Dubliners – Irish Rover chords

The Irish Rover by the Dubliners and the Pogues

This is the progression that I find most fun to play, basically the whole song goes:

    G       C
    G       D
    G       C
    G   D   G
    G       D
    G       D
    G       Em
    G   D   G

So once you get the hang of it you're set. This is a whacky song so don't hold 
back from going a little crazy and having fun!    
Here's the lyrics with an example of when the chords are played:

G C On the Fourth of July, eighteen hundred and six
G D We set sail from the sweet Cobh of Cork
G C We were sailing away with a cargo of bricks
G D G For the Grand City Hall in New York
G 'Twas a wonderful craft
D She was rigged fore and aft
G D And oh, how the wild wind drove her
G She stood several blasts
Em She had twenty seven masts
G D G And they called her The Irish Rover
G C We had one million bags of the best Sligo rags
G D We had two million barrels of stone
G C We had three million sides of old blind horses hides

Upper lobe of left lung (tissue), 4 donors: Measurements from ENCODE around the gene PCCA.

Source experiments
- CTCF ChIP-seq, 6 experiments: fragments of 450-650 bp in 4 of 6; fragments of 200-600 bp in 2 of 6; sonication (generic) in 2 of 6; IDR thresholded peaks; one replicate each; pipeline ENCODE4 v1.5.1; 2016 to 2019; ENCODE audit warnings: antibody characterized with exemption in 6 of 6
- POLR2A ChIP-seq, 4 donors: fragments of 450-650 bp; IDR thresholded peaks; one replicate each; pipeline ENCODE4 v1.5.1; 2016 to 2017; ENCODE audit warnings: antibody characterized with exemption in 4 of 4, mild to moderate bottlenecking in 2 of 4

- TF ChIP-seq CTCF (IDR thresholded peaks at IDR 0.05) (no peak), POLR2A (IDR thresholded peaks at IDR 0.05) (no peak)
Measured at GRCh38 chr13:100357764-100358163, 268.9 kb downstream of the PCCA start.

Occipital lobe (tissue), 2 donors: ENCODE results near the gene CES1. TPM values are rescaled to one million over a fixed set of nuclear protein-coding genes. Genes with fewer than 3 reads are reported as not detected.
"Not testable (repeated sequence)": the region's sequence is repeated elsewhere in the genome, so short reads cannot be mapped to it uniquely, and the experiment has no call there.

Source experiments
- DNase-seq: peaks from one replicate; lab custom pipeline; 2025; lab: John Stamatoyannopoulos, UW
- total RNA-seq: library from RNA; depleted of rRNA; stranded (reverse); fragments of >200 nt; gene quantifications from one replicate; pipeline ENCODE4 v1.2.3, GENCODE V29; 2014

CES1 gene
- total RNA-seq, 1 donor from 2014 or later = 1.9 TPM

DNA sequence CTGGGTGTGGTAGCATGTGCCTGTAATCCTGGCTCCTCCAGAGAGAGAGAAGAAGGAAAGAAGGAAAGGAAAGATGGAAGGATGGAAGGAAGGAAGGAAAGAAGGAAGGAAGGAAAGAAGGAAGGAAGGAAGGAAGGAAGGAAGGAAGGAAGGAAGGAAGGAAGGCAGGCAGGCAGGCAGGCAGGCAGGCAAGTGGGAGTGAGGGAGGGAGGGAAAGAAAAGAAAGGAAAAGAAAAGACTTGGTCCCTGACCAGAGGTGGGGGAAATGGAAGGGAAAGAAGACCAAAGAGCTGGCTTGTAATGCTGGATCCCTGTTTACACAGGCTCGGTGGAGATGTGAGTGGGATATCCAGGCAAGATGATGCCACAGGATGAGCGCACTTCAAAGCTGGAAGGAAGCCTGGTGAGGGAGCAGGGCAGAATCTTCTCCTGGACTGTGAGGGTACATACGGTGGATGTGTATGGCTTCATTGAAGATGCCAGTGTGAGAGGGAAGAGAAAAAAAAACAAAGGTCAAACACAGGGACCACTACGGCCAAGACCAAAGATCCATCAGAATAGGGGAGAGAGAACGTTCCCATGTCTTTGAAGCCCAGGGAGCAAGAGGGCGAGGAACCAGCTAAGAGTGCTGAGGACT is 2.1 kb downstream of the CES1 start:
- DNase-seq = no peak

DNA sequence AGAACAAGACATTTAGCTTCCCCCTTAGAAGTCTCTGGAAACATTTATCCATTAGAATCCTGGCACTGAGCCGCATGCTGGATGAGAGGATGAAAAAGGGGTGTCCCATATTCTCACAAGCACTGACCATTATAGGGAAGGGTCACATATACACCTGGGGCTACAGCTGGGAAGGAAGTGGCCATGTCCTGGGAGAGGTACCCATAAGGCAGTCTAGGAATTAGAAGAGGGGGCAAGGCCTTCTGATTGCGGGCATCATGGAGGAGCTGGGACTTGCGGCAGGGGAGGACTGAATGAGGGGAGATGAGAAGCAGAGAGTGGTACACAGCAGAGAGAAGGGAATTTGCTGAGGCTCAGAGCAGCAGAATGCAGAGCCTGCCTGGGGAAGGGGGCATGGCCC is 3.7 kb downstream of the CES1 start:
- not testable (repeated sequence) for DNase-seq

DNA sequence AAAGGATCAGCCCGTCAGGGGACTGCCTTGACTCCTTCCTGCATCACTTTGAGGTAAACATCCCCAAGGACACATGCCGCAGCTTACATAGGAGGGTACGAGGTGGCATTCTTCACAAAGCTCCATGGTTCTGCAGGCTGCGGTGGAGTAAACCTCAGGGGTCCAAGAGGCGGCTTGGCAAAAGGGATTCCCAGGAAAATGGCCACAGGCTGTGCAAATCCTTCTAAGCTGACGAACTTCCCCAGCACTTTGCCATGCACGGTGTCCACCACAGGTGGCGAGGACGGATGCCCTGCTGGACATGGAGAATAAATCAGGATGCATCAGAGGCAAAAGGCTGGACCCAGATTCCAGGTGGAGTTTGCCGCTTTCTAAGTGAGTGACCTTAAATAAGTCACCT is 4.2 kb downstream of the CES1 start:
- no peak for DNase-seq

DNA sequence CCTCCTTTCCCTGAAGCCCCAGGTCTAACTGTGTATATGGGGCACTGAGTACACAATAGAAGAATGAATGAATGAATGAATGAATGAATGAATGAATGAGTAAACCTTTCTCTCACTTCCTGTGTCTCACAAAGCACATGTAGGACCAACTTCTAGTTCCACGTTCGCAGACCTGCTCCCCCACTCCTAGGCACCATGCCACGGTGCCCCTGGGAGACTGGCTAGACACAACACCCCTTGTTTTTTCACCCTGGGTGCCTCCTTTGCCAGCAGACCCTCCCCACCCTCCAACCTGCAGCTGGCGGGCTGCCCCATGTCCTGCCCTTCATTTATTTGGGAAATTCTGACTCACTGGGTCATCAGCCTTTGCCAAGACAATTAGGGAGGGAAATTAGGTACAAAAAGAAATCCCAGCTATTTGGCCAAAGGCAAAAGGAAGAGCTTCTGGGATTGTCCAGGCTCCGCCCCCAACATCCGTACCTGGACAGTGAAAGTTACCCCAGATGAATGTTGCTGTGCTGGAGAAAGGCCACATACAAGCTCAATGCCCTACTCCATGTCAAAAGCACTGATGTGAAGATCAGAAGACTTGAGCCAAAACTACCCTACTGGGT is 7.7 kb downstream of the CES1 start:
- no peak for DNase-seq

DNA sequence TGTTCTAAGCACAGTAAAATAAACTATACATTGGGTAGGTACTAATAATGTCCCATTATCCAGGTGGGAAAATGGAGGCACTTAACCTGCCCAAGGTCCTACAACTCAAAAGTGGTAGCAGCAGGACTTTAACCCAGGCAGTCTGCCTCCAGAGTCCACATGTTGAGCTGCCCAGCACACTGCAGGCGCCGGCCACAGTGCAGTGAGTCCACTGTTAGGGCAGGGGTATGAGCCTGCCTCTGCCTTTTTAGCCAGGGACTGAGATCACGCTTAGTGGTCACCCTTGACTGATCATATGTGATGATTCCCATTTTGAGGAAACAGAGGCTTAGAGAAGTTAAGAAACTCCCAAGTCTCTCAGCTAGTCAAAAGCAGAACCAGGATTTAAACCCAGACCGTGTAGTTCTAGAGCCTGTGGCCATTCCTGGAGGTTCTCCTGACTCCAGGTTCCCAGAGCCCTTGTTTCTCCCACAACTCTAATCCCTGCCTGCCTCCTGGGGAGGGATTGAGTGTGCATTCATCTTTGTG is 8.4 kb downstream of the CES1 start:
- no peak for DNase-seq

G D G We had four million barrels of bones
G We had five million hogs
D And six million dogs
G D Seven million barrels of porter
G Em We had eight million bails of old nanny-goats' tails
G D G In the hold of the Irish Rover
There was awl Mickey Coote Who played hard on his flute When the ladies lined up for a set He was tootin' with skill For each sparkling quadrille Though the dancers were fluther'd and bet With his smart witty talk He was cock of the walk And he rolled the dames under and over They all knew at a glance When he took up his stance That he sailed in The Irish Rover There was Barney McGee From the banks of the Lee There was Hogan from County Tyrone There was Johnny McGirr Who was scared stiff of work And a man from Westmeath called Malone There was Slugger O'Toole Who was drunk as a rule And Fighting Bill Treacy from Dover And your man, Mick MacCann From the banks of the Bann Was the skipper of the Irish Rover For a sailor it's always a bother in life It's so lonesome by night and day That he longs for the shore And a charming young whore Who will melt all his troubles away Oh, the noise and the rout Swillin' poitin and stout For him soon the torment's over Of the love of a maid He is never afraid An old salt from the Irish Rover We had sailed seven years When the measles broke out And the ship lost its way in the fog And that whale of a crew Was reduced down to two Just myself and the Captain's old dog Then the ship struck a rock Oh Lord what a shock The bulkhead was turned right over Turned nine times around And the poor old dog was drowned I'm the last of The Irish Rover
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